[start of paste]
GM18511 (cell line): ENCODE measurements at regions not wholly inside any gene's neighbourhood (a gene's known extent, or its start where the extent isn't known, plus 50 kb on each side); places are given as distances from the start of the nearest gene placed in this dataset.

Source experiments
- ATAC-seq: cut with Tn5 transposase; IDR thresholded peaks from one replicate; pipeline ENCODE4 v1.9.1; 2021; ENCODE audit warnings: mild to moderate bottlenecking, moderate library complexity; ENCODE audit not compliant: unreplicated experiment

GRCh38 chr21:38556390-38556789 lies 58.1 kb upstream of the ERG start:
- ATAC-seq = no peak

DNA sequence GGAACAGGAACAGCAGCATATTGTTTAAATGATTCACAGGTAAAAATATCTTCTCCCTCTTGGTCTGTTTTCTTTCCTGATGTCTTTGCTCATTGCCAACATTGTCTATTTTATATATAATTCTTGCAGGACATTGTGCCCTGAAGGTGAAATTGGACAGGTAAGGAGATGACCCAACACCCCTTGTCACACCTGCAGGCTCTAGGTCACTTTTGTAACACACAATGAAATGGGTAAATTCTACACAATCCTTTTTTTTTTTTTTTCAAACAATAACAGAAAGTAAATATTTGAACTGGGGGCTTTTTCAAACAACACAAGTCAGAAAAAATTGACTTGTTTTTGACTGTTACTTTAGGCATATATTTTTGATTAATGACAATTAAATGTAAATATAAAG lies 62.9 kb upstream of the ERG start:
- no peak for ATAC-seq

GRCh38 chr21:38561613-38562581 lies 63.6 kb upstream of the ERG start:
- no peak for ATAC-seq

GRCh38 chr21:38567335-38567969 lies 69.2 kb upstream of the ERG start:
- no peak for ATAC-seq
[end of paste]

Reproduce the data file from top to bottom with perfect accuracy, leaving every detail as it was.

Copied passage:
GM18511 (cell line): ENCODE measurements at regions not wholly inside any gene's neighbourhood (a gene's known extent, or its start where the extent isn't known, plus 50 kb on each side); places are given as distances from the start of the nearest gene placed in this dataset.

Source experiments
- ATAC-seq: cut with Tn5 transposase; IDR thresholded peaks from one replicate; pipeline ENCODE4 v1.9.1; 2021; ENCODE audit warnings: mild to moderate bottlenecking, moderate library complexity; ENCODE audit not compliant: unreplicated experiment

GRCh38 chr21:38556390-38556789 lies 58.1 kb upstream of the ERG start:
- ATAC-seq = no peak

DNA sequence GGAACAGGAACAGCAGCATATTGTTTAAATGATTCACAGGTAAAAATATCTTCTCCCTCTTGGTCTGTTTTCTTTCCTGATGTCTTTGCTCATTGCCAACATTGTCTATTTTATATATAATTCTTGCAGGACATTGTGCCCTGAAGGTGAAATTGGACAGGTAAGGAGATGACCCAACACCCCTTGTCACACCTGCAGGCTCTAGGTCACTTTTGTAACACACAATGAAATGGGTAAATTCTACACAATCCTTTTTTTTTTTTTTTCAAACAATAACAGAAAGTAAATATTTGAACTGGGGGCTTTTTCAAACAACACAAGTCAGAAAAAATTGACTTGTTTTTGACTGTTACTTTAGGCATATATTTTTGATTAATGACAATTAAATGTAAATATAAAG lies 62.9 kb upstream of the ERG start:
- no peak for ATAC-seq

GRCh38 chr21:38561613-38562581 lies 63.6 kb upstream of the ERG start:
- no peak for ATAC-seq

GRCh38 chr21:38567335-38567969 lies 69.2 kb upstream of the ERG start:
- no peak for ATAC-seq